Need an excellent reason to add a dog to your life? How about living longer?
“Our analysis found having a dog is actually protective against dying of any cause,” said Mount Sinai endocrinologist Dr. Caroline Kramer, lead author of a new systematic review of nearly 70 years of global research published Tuesday in “Circulation,” a journal of the American Heart Association.
The review of the health benefits of man’s best friend analyzed research involving nearly 4 million people in the United States, Canada, Scandinavia, New Zealand, Australia and the United Kingdom.
“Dog ownership was associated with a 24% reduction in all cause mortality,” said Kramer, an assistant professor in the division of endocrinology and metabolism at the University of Toronto.
The meta-analysis found an even bigger benefit for people who had already had a heart attack or stroke.
“For those people, having a dog was even more beneficial. They had a 31% reduced risk of dying from cardiovascular disease,” Kramer said.
Dogs and surviving illness
A separate study of more than 336,000 Swedish men and women, also published Tuesday in “Circulation,” likewise found people who owned dogs had better health outcomes after suffering a major cardiovascular event such as heart attack or stroke.
Heart attacks and stroke are the leading causes of death globally, according to the World Health Organization.
The benefit was highest for dog owners who lived alone.
“The most interesting part of this study was that people who lived alone actually seem to get the greatest benefit in both the heart attack group and the stroke group,” said dog owner Dr. Martha Gulati, who is the editor-in-chief of CardioSmart.org, the American College of Cardiology’s patient education platform.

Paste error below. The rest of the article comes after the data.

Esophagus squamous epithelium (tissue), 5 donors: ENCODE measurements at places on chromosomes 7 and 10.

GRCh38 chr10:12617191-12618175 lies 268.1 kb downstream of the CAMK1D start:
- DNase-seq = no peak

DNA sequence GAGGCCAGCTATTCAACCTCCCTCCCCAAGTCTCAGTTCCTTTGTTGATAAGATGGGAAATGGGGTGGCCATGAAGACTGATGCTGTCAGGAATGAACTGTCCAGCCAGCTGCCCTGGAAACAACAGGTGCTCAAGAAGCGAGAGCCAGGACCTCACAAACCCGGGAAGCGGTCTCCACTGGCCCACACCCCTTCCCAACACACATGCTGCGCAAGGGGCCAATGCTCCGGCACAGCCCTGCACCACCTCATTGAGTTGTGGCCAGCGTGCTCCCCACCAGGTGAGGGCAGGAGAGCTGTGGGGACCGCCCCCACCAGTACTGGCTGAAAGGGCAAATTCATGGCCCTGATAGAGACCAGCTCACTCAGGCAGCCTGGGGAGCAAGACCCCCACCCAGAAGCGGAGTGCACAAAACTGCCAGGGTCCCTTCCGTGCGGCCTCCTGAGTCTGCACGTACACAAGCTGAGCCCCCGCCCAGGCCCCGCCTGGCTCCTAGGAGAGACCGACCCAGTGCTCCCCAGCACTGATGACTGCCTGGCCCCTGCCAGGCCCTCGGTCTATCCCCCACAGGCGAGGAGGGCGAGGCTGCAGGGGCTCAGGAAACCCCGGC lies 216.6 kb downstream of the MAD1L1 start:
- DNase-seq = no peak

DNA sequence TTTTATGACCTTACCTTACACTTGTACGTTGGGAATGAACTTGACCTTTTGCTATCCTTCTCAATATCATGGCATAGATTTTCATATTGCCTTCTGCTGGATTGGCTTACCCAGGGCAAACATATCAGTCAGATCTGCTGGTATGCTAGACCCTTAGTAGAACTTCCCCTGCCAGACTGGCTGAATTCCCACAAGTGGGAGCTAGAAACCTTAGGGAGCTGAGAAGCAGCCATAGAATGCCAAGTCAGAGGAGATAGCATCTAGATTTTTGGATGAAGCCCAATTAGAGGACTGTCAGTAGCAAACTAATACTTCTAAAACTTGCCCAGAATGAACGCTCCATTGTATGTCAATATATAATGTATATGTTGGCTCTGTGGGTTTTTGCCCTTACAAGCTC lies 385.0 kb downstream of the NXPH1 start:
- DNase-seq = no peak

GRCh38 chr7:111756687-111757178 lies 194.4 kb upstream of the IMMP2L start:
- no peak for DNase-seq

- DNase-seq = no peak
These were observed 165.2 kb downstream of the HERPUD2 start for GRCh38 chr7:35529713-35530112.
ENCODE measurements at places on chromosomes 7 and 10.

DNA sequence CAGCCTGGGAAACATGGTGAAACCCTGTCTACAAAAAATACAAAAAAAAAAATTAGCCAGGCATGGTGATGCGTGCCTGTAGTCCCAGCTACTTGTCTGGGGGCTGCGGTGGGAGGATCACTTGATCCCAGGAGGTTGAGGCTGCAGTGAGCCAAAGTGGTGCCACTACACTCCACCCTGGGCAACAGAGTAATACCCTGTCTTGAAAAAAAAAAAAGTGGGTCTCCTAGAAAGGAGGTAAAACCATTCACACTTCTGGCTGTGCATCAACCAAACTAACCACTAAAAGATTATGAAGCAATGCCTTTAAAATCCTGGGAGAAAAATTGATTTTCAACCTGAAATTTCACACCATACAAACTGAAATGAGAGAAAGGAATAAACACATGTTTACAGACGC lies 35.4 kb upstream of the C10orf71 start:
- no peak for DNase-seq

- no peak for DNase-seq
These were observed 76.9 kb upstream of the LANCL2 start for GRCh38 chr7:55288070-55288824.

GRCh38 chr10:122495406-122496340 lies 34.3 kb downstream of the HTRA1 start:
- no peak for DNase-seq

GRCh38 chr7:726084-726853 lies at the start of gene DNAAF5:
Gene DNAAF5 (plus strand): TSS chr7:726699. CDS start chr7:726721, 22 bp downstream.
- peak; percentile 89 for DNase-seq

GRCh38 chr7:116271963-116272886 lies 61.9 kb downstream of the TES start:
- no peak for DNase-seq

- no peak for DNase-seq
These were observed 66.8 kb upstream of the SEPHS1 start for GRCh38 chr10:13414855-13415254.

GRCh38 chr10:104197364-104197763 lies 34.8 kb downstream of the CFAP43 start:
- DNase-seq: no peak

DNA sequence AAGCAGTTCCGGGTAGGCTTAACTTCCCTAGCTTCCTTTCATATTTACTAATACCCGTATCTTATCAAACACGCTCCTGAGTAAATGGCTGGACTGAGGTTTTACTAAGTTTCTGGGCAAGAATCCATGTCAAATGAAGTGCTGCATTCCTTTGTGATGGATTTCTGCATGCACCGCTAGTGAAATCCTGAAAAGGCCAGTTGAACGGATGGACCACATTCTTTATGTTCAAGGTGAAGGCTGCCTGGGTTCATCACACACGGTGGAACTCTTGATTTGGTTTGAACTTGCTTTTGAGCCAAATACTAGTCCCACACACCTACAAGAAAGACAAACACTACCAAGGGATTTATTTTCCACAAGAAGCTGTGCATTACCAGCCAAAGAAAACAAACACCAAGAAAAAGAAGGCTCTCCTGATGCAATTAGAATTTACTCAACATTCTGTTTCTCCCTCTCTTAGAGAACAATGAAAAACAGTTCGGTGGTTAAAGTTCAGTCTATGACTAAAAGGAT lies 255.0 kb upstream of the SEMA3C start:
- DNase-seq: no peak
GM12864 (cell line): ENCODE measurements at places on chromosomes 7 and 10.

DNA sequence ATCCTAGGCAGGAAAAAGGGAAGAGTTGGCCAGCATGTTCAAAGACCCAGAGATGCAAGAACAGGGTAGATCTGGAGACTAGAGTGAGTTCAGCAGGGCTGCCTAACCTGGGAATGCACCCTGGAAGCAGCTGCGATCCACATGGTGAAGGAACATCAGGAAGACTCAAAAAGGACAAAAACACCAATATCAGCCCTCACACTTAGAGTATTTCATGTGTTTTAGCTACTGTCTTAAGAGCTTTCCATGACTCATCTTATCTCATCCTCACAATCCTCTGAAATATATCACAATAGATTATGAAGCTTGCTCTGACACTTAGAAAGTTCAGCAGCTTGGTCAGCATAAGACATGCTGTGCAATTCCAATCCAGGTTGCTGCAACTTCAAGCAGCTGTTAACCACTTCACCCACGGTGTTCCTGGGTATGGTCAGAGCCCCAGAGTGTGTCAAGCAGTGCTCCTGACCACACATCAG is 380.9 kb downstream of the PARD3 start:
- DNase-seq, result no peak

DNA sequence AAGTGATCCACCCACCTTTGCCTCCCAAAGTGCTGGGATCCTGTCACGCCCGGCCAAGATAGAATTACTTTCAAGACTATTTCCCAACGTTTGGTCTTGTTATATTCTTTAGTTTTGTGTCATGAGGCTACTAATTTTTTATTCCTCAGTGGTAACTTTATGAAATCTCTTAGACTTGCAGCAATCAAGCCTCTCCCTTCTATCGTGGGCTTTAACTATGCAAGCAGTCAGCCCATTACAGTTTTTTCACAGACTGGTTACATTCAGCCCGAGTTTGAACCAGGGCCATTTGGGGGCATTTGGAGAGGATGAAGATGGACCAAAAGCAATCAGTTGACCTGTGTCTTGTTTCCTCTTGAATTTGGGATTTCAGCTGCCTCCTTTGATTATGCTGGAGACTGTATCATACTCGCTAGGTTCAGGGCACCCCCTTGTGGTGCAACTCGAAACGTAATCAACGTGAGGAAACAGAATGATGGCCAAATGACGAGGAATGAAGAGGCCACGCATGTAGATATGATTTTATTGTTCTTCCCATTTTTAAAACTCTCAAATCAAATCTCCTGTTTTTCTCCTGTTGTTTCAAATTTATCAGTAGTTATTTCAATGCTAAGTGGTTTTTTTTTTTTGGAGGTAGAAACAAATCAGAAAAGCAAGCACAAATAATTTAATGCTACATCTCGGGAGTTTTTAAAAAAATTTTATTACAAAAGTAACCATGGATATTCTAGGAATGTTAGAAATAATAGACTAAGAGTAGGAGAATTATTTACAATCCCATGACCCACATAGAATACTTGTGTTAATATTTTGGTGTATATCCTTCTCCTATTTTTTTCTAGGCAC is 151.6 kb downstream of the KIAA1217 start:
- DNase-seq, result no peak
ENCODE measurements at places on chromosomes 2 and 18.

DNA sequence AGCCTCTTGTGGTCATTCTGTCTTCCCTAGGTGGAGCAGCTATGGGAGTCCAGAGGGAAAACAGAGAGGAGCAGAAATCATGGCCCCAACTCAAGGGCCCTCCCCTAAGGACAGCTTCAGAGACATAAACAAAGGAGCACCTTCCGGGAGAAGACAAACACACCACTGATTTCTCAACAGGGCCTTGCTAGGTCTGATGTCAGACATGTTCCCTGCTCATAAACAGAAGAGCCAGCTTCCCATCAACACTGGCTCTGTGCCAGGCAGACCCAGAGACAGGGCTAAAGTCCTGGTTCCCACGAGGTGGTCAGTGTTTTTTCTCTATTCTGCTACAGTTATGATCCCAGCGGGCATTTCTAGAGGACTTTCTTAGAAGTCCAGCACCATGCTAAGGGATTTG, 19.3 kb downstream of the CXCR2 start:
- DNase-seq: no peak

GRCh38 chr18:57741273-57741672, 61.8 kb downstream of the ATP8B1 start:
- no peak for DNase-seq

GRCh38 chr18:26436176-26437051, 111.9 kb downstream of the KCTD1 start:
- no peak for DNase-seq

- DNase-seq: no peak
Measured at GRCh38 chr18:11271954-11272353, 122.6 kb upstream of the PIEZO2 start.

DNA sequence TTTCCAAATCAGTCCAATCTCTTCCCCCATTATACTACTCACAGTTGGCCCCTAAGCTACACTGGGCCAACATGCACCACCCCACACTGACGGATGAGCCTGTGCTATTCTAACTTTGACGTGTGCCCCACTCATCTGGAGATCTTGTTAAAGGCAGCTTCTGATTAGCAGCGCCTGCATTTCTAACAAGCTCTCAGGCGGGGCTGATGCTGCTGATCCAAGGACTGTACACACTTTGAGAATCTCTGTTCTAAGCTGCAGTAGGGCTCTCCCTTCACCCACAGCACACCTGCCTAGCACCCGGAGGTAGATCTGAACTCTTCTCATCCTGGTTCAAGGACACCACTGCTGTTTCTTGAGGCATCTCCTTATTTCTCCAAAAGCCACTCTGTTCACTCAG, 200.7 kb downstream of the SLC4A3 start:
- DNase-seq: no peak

“People who lived with a dog actually had less mortality than people living alone who didn’t have a dog,” said Gulati, who was not involved in either study.
Heart attack survivors living alone who owned dogs had a 33% lower risk of death compared to people who did not own a dog. Stroke survivors living alone had a 27% reduced risk of death.
“We know that loneliness and social isolation are strong risk factors for premature death and our hypothesis was that the company of a pet can alleviate that,” said study author Tove Fall, an associate professor of epidemiology at Uppsala University in Sweden.
“Single owners have to do all the dog walks and we know that physical activity is important in rehabilitation after a myocardial infarction or stroke,” Fall added.
Observational but significant
Both published studies were observational, meaning that researchers cannot prove that dog ownership was the direct cause of the increased life expectancy or the better health outcomes after heart attack and stroke; only a randomized clinical trial could answer those questions.
“Is it the dog or is it the behaviors?” Gulati asked. “Is it because you’re exercising or is it because there is a difference in the type of person who would choose to have a dog versus somebody who would not? Are they healthier or wealthier? We don’t know those things.”